「無残帳の巻」 (Muzan Chou no Maki)
“The Story of the Merciless”
There have been a few instances where we have heard about Dororo’s parents, especially his mother. However, in this episode, we learn about why memories of Dororo’s parents leave such a strong, resonating imprint on the characters. Through the vivid brutality of Dororo’s flashback, it becomes much clearer why the pain and suffering they faced forced Dororo to experience life’s biting cruelty so suddenly.
As brigands who ambush samurai in retaliation for the wars that tore through their land and families, Hibukuro and Ojiya are also caring and selfless parents for Dororo. After they were betrayed by their close colleague Itachi, who used his mutiny to align himself with the samurai, they continued to try to care for Dororo in spite of their dire circumstances. The series spares no expense in showing the grittiest side of surviving poor in the anime’s universe as the family had to pick-pocket the corpses from warzones, one of which was currently being consumed by a fatally wounded samurai. Through these circumstances, Dororo’s parents tried their best to support their child through means that reflect on keeping them nurtured and safe. In the face of death, Hibukuro defends his family further by skewering his assailant with the same spear that sealed his fate.
The most depressing circumstance Dororo had to face were the sacrifices Ojiya made that lead to her death. Because of Hibukuro’s early demise, Ojiya had spent the most time raising Dororo and trying to teach her child about the world around them. But as their chances of survival had begun to wane, Ojiya stumbles across a soup line organized by the samurai, one of which being Itachi’s traitorous self. However, when the man administering the soup finds that she can’t be given food without a bowl, Ojiya takes it upon herself to demand that they pour it directly in her hands. For Dororo’s survival, she cups a ladle-full of boiling hot soup in her hands to feed her child, even if the scaling burns and starvation cost Ojiya her life. Flashbacks in Dororo are often shown in black-and-white with colors being utilized to punctuate certain wounds, objects, or matter. In Dororo’s flashback during this episode, the colors seen gather attention towards details that Dororo has experienced with Hibukuro and Ojiya. Golden rice fields and purple fruit end up being the few changes of pace from the suffering seen in the blood spilled, Ojiya’s scalded hands, and the higanbana that continue to follow Dororo as reminders of the grisly fates of Hibukuro and Ojiya.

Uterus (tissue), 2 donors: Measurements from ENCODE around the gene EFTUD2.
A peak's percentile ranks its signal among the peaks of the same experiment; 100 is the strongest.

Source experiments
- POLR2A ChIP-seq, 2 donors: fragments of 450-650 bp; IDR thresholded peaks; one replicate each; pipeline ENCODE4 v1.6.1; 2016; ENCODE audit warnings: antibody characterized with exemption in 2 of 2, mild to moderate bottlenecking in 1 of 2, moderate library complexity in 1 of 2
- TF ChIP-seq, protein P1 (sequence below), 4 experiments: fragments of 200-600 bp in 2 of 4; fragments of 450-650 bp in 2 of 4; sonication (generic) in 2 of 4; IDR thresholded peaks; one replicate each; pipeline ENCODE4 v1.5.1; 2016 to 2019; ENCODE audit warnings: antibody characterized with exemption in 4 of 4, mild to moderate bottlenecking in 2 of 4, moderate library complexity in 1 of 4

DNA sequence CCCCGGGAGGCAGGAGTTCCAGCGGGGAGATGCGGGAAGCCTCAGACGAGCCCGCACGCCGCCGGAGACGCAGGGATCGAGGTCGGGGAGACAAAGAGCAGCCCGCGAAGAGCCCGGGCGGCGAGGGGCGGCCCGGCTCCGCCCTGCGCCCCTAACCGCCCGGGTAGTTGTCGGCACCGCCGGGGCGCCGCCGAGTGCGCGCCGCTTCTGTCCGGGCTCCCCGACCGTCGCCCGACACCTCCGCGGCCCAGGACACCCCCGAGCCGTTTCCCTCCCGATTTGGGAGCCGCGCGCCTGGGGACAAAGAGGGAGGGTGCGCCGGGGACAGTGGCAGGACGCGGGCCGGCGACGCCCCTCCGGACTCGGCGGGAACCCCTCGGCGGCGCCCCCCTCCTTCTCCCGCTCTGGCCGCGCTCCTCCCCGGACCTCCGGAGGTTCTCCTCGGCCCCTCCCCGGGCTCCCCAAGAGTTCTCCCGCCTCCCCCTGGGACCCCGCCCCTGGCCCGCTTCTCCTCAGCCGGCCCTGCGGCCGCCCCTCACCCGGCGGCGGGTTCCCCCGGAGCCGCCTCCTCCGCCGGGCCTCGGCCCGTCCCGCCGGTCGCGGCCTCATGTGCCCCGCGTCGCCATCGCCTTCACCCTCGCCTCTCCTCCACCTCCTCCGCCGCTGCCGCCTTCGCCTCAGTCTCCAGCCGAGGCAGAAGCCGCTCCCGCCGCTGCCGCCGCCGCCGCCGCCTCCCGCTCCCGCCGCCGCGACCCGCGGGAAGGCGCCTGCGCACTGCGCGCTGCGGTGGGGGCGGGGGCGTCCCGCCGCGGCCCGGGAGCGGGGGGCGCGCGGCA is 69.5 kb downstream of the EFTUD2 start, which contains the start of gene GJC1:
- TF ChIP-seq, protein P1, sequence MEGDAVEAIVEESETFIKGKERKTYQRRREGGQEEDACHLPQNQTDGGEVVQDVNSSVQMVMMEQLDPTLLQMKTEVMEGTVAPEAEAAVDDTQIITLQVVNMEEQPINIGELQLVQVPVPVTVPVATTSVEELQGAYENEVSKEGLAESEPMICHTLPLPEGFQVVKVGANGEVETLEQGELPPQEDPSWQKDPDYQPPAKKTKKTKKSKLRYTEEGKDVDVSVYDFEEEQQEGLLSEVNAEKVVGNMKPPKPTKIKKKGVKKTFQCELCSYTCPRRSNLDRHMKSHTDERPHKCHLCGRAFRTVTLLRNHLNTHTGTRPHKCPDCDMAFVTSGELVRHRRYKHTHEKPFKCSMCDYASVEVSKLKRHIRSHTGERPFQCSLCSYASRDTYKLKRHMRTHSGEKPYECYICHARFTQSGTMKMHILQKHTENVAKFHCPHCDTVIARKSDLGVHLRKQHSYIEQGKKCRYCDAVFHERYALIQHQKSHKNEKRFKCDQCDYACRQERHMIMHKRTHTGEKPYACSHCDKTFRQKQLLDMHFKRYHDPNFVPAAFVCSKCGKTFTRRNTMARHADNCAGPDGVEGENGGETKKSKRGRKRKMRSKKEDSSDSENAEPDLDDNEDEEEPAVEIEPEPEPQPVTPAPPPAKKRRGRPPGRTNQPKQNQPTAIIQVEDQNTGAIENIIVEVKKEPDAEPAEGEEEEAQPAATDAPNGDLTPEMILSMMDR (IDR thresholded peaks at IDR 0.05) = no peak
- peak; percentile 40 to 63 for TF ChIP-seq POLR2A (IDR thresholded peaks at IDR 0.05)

Aside from shining light on Dororo’s past, this is also an episode where Hyakkimaru gets more used to his current capabilities. He’s been using his power to smell to his fullest as he sniffs anything within his general vicinity to get a feel for what he’s interacting with. At the same time, Hyakkimaru has started to pick up on the meanings of words as he tries to communicate for the first time by telling a nearby person that Dororo is feeling sick. How many words he picks up on is still a mystery though as the priestess tending to Dororo reveals her gender. The ambiguity of Dororo’s gender/sex made for some speculation on whether she was a boy or a girl, but the story hasn’t had to draw a larger target on Dororo’s gender so it’s still an adjustment to start using “she” and whatnot. Dororo was concerned if Hyakkimaru picked up on what the priestess said as her clothes getting cleaned means that she would have to know and might have told Hyakkimaru. But his silence on the situation does beg to question if he understands what signifiers would link to one’s gender or what pronouns hint towards whether someone’s male or female. It is the difficulty in having a character whose grasp on language perception is a work-in-progress when you’re not sure which words he’s picked up on or which phrases he is able to process meaning from. Regardless, the anime leaves us on a more alarming note with both Daigo and Tahomaru being aware that Hyakkimaru’s presence is close by.